Bariatric Surgery Reduces Diabetes Medications, Cost of Care

Emma Hitt, PhD

August 16, 2010

August 16, 2010 ( UPDATED August 17, 2010 ) — Bariatric surgery may reduce the use of medications and healthcare costs in patients with type 2 diabetes, according to the findings of a new study.

Martin A. Makary, MD, from the Johns Hopkins Bloomberg School of Public Health, Baltimore, Maryland, and colleagues reported their findings in the August issue of the Archives of Surgery.

"Bariatric surgery results in long-term weight loss, improved lifestyle, and decreased mortality," the researchers note. However, "studies of its effect on type 2 diabetes and costs are limited."

To investigate this issue further, the researchers studied 2235 adults with type 2 diabetes from 7 states in the Blue Cross/Blue Shield Obesity Care Collaborative. Participants had undergone bariatric surgery from January 1, 2002, through December 31, 2005. Data regarding the use of diabetes medications and total median healthcare costs per year were assessed.

Bariatric surgery eliminated diabetes medication in 1669 of the patients (74.7%) at 6 months. This increased to 80.6% at 1 year and 84.5% at 2 years after surgery. In addition, use of all classes of diabetes medications was reduced.

Long-term cost of healthcare was also reduced. Surgery cost about $30,000; in the first year after surgery, costs increased by 9.7% ($616 per person compared with the median preoperative annual cost of $6376 per person). However in year 2 and year 3, costs decreased by 34.2% ($2179) and 70.5% ($4498) compared with the same preoperative annual cost of $6376 observed from 1 to 2 years before surgery.

"In this large national study of insured patients with obesity and type 2 diabetes mellitus, bariatric surgery was associated with subsequent independence from type 2 diabetes medications in most of the patients and reduced annual health care costs within 2 years after the procedure," Dr. Makary and colleagues conclude.

According to the researchers, the reduced cost of healthcare may represent the "improved health associated with successful therapy for obesity and type 2 diabetes."

Limitations of the trial include that all participants were covered under Blue Cross/Blue Shield health insurance, thereby limiting generalizability to uninsured, those with limited coverage plans, and patients covered by other healthcare plans. Similarly, there is high turnover of insurance policies for those covered in the United States, which limited follow-up data for subjects studied. In addition, data regarding bariatric surgery were not stratified by body mass index.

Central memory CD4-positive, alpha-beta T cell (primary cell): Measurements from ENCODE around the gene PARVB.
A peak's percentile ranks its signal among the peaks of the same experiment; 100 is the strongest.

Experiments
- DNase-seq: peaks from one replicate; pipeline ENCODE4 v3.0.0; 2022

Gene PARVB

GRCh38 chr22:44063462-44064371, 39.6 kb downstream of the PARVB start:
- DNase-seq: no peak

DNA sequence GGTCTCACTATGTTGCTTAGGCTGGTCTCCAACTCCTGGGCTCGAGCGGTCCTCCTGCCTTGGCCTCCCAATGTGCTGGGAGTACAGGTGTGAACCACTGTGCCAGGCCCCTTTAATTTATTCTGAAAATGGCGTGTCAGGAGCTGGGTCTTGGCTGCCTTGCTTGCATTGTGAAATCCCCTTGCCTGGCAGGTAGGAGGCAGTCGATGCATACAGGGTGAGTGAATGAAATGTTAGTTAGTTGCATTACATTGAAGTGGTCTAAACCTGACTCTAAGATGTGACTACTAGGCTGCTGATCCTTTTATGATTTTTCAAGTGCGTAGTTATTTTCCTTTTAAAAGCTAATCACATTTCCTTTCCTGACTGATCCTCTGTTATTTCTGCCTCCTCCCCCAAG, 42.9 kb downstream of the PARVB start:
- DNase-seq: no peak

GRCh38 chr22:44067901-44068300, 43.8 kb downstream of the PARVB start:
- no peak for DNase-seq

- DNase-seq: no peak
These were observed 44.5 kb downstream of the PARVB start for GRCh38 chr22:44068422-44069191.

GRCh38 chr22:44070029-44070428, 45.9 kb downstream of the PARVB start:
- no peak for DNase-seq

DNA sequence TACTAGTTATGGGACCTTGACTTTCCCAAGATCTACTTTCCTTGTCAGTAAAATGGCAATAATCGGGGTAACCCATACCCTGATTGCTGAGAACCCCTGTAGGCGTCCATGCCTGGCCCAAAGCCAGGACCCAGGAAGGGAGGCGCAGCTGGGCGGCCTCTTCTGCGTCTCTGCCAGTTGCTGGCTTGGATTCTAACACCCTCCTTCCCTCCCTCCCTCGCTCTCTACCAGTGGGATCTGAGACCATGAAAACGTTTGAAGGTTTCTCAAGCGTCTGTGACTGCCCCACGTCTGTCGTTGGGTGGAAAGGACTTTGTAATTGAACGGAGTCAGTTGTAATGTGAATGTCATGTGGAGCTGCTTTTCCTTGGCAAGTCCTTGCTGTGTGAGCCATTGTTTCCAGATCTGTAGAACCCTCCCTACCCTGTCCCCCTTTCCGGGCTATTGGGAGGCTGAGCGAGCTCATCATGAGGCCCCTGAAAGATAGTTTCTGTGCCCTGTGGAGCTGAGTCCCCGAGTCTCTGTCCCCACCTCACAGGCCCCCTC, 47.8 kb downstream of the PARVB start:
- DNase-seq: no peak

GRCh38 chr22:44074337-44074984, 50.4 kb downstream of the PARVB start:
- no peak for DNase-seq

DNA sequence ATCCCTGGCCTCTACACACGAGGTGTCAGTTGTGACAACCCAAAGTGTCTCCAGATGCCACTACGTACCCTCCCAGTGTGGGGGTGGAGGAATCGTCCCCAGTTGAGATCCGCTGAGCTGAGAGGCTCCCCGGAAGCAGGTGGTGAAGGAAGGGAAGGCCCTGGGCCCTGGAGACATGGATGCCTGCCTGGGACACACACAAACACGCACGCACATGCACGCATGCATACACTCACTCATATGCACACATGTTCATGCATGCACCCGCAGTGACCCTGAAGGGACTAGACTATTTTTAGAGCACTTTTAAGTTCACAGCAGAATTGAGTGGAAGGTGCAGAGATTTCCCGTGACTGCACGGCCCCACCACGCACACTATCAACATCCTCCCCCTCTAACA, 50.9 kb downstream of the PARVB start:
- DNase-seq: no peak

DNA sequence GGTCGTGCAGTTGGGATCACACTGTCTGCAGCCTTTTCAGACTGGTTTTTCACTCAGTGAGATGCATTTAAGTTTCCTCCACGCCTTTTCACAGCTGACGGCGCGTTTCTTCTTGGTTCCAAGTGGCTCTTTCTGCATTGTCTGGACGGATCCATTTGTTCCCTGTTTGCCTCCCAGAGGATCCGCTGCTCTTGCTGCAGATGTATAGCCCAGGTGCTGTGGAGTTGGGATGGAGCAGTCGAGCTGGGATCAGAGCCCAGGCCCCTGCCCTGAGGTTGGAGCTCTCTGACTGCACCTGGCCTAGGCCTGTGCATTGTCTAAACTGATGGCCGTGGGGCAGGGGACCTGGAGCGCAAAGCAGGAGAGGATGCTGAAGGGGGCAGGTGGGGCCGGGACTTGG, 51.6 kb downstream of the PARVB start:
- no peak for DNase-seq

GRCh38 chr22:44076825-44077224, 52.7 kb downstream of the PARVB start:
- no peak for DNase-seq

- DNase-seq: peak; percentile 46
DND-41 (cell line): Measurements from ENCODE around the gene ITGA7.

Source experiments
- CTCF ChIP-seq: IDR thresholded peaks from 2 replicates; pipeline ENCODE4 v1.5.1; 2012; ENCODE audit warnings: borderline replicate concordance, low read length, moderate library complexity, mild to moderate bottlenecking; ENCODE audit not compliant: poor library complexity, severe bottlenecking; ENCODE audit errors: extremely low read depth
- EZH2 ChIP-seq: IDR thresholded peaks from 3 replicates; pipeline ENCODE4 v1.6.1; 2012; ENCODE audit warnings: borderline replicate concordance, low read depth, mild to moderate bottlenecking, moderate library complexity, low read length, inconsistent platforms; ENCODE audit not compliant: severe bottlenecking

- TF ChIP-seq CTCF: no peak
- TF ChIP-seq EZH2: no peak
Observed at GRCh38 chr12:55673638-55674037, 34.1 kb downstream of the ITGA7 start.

"We observed that independence from diabetes medication was almost immediate within the initial months after surgery and did not correlate with the gradual weight loss expected," the authors write. "This supports the theory that the resolution of diabetes is not due to weight loss alone but is also mediated by gastric hormones, with the three most implicated being peptide YY, glucagonlike peptide and pancreatic polypeptide."

According to the researchers, levels of glucagonlike peptide, a mediator of insulin regulation, have been noted to increase immediately after bariatric surgery, and this may explain why "surgeons have noted complete resolution of diabetes in some cases within days after surgery."

Veeraish Chauhan, MD, from the Drexel University College of Medicine Hahnemann University Hospital, Philadelphia, Pennsylvania, noted that this study assessed a "tempting" hypothesis. "Although the study results are very promising, at this point, I do not think we have good data to support the use of bariatric surgery in type 2 diabetes patients who are not morbidly obese in order to reduce medication costs."

According to Dr. Chauhan, it does make sense that being able to come off medications would decrease healthcare costs. "However, this study does help us quantify the actual cost savings, and also beautifully illustrates the reduction in the long-term cost of healthcare even if you were to factor in the $30,000 cost of surgery."

Dr. Chauhan added that primary physicians and endocrinologists involved in the postsurgical care of bariatric surgery patients need to monitor patients' diabetes very closely — especially in the first 4 to 8 weeks after surgery, when major reductions in insulin resistance might mandate a decrease in the dosage/use of diabetes medications. "Not doing so would expose the patients to the potential risks associated with hypoglycemia," he said.

The current study was not commercially supported. The authors and commentator have disclosed no relevant financial relationships. The data set used in the study was originally created for a different research project supported by unrestricted research grants from Ethicon Endo-Surgery, Inc (a Johnson & Johnson company); Pfizer, Inc; and GlaxoSmithKline.

Arch Surg. 2010;145:726-731.

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